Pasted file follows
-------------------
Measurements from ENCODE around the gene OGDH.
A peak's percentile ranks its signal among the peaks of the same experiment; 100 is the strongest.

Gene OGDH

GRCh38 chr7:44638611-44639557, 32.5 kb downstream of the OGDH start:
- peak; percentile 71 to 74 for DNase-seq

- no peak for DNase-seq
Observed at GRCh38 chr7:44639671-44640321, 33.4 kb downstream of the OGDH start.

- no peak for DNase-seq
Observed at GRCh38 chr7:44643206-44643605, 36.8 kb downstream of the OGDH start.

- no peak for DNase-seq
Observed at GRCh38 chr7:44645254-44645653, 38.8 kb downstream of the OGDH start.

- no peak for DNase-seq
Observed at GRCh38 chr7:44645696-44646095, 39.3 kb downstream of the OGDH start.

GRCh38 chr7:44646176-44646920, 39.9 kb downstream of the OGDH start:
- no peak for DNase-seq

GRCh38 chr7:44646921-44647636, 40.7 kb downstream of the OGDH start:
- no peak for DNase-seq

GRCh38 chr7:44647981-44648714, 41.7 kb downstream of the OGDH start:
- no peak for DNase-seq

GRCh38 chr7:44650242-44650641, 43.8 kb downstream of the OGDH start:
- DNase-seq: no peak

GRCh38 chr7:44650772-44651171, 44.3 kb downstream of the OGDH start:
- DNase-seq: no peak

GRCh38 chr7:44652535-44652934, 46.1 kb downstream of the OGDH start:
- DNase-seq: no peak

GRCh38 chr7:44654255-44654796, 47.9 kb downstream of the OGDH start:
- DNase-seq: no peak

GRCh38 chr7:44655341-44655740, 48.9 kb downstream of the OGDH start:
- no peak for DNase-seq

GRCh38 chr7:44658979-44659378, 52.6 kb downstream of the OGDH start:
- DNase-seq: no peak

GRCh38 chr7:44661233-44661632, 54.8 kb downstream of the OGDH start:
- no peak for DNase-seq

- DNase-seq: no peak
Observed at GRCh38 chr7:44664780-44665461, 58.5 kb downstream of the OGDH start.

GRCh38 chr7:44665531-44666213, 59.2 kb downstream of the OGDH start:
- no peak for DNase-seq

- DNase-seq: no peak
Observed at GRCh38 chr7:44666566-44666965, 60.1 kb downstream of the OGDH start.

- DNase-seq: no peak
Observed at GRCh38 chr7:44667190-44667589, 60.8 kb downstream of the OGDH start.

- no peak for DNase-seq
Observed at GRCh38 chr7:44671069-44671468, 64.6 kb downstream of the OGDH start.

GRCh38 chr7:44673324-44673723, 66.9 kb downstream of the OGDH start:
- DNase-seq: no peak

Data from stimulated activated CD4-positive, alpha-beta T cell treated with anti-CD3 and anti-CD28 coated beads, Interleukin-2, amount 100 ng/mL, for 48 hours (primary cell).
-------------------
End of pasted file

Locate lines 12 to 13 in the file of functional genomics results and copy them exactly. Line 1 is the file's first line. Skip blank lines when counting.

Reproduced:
- no peak for DNase-seq
Observed at GRCh38 chr7:44645696-44646095, 39.3 kb downstream of the OGDH start.